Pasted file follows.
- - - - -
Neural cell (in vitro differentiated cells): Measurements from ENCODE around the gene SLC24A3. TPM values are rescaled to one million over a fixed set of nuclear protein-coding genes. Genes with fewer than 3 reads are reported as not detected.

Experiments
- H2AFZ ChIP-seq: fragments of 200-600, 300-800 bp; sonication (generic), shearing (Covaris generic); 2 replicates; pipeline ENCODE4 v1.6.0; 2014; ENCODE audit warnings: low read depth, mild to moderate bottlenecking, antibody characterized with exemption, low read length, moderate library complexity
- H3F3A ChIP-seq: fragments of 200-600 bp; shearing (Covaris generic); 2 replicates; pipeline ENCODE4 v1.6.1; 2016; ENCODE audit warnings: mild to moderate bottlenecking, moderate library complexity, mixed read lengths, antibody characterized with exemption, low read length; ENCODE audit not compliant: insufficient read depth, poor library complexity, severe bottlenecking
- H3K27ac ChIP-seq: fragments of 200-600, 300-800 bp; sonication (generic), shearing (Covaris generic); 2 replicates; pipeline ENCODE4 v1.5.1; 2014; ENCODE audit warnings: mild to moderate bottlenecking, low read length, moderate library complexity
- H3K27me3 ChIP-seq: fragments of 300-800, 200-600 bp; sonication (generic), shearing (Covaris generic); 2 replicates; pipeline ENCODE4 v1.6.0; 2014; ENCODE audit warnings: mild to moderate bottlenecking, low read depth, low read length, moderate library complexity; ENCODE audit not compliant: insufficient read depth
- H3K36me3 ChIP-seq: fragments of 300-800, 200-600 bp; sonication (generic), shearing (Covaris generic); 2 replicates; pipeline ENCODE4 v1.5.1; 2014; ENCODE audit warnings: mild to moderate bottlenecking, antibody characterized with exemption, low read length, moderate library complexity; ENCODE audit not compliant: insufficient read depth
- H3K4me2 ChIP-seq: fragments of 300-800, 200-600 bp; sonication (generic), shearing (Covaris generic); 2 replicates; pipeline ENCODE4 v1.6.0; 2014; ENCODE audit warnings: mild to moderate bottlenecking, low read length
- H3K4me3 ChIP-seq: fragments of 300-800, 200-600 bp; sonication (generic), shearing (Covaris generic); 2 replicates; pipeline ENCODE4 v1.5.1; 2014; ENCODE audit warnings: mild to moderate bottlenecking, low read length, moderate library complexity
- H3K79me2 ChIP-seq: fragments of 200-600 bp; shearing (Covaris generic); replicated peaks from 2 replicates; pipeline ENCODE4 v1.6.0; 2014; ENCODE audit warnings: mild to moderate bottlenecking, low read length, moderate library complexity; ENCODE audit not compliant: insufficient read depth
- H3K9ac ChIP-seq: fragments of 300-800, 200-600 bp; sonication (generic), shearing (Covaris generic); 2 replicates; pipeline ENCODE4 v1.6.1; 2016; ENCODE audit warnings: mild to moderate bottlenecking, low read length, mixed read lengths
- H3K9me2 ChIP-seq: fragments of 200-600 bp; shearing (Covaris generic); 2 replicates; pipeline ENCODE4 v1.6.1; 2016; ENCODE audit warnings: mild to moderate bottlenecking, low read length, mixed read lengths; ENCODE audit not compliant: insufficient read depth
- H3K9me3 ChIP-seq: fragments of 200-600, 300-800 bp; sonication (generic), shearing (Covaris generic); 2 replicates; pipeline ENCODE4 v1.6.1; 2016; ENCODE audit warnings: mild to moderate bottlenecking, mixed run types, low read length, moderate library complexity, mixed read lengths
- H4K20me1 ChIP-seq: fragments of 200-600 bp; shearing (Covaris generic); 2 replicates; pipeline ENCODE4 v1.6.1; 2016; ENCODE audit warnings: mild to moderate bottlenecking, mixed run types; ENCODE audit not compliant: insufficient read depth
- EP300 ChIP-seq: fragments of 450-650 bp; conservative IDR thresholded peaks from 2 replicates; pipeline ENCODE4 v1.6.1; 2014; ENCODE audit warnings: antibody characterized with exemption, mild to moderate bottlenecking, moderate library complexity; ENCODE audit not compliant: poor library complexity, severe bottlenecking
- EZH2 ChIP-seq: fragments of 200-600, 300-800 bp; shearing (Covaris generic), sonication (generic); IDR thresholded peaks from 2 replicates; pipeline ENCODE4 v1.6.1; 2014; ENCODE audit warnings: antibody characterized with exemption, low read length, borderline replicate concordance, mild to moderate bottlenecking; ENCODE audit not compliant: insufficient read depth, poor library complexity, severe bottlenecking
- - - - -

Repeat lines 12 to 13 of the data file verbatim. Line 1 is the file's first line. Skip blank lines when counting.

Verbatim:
- H3K9me2 ChIP-seq: fragments of 200-600 bp; shearing (Covaris generic); 2 replicates; pipeline ENCODE4 v1.6.1; 2016; ENCODE audit warnings: mild to moderate bottlenecking, low read length, mixed read lengths; ENCODE audit not compliant: insufficient read depth
- H3K9me3 ChIP-seq: fragments of 200-600, 300-800 bp; sonication (generic), shearing (Covaris generic); 2 replicates; pipeline ENCODE4 v1.6.1; 2016; ENCODE audit warnings: mild to moderate bottlenecking, mixed run types, low read length, moderate library complexity, mixed read lengths